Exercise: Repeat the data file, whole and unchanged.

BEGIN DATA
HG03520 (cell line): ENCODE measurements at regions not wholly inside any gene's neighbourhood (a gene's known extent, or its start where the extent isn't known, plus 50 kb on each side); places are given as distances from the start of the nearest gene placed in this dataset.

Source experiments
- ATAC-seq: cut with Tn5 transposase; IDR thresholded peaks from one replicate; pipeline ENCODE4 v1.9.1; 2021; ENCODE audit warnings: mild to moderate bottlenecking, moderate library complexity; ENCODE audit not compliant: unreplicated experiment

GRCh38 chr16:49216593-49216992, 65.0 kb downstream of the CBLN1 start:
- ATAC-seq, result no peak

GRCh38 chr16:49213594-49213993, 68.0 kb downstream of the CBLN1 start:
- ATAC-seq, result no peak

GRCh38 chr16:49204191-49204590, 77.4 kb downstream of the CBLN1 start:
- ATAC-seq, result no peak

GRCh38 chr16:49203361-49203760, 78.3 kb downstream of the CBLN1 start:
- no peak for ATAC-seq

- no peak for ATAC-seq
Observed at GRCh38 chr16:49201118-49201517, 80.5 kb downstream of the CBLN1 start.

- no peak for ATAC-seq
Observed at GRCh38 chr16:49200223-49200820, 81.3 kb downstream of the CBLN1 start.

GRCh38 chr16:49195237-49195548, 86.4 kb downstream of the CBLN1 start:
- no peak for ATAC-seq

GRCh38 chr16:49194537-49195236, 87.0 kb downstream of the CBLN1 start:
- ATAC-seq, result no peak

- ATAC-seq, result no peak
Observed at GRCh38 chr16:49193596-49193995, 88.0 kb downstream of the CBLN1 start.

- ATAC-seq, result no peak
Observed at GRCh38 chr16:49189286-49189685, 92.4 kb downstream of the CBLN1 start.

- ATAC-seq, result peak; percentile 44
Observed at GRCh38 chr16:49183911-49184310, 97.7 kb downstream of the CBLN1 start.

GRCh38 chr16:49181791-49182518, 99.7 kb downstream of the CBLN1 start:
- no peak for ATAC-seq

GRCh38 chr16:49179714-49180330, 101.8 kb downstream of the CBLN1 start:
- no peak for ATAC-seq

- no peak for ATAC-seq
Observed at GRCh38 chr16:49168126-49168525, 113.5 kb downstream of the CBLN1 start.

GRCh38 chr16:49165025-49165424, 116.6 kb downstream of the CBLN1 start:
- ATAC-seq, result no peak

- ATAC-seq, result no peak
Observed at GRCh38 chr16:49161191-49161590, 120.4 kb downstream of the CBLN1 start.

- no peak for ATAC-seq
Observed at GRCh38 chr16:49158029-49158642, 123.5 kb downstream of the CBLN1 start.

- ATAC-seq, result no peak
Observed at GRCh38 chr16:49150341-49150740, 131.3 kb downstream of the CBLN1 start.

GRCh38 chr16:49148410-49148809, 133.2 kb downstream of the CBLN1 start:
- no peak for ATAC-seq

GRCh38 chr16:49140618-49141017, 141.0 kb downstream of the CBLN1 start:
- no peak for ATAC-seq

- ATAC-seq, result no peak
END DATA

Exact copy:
HG03520 (cell line): ENCODE measurements at regions not wholly inside any gene's neighbourhood (a gene's known extent, or its start where the extent isn't known, plus 50 kb on each side); places are given as distances from the start of the nearest gene placed in this dataset.

Source experiments
- ATAC-seq: cut with Tn5 transposase; IDR thresholded peaks from one replicate; pipeline ENCODE4 v1.9.1; 2021; ENCODE audit warnings: mild to moderate bottlenecking, moderate library complexity; ENCODE audit not compliant: unreplicated experiment

GRCh38 chr16:49216593-49216992, 65.0 kb downstream of the CBLN1 start:
- ATAC-seq, result no peak

GRCh38 chr16:49213594-49213993, 68.0 kb downstream of the CBLN1 start:
- ATAC-seq, result no peak

GRCh38 chr16:49204191-49204590, 77.4 kb downstream of the CBLN1 start:
- ATAC-seq, result no peak

GRCh38 chr16:49203361-49203760, 78.3 kb downstream of the CBLN1 start:
- no peak for ATAC-seq

- no peak for ATAC-seq
Observed at GRCh38 chr16:49201118-49201517, 80.5 kb downstream of the CBLN1 start.

- no peak for ATAC-seq
Observed at GRCh38 chr16:49200223-49200820, 81.3 kb downstream of the CBLN1 start.

GRCh38 chr16:49195237-49195548, 86.4 kb downstream of the CBLN1 start:
- no peak for ATAC-seq

GRCh38 chr16:49194537-49195236, 87.0 kb downstream of the CBLN1 start:
- ATAC-seq, result no peak

- ATAC-seq, result no peak
Observed at GRCh38 chr16:49193596-49193995, 88.0 kb downstream of the CBLN1 start.

- ATAC-seq, result no peak
Observed at GRCh38 chr16:49189286-49189685, 92.4 kb downstream of the CBLN1 start.

- ATAC-seq, result peak; percentile 44
Observed at GRCh38 chr16:49183911-49184310, 97.7 kb downstream of the CBLN1 start.

GRCh38 chr16:49181791-49182518, 99.7 kb downstream of the CBLN1 start:
- no peak for ATAC-seq

GRCh38 chr16:49179714-49180330, 101.8 kb downstream of the CBLN1 start:
- no peak for ATAC-seq

- no peak for ATAC-seq
Observed at GRCh38 chr16:49168126-49168525, 113.5 kb downstream of the CBLN1 start.

GRCh38 chr16:49165025-49165424, 116.6 kb downstream of the CBLN1 start:
- ATAC-seq, result no peak

- ATAC-seq, result no peak
Observed at GRCh38 chr16:49161191-49161590, 120.4 kb downstream of the CBLN1 start.

- no peak for ATAC-seq
Observed at GRCh38 chr16:49158029-49158642, 123.5 kb downstream of the CBLN1 start.

- ATAC-seq, result no peak
Observed at GRCh38 chr16:49150341-49150740, 131.3 kb downstream of the CBLN1 start.

GRCh38 chr16:49148410-49148809, 133.2 kb downstream of the CBLN1 start:
- no peak for ATAC-seq

GRCh38 chr16:49140618-49141017, 141.0 kb downstream of the CBLN1 start:
- no peak for ATAC-seq

- ATAC-seq, result no peak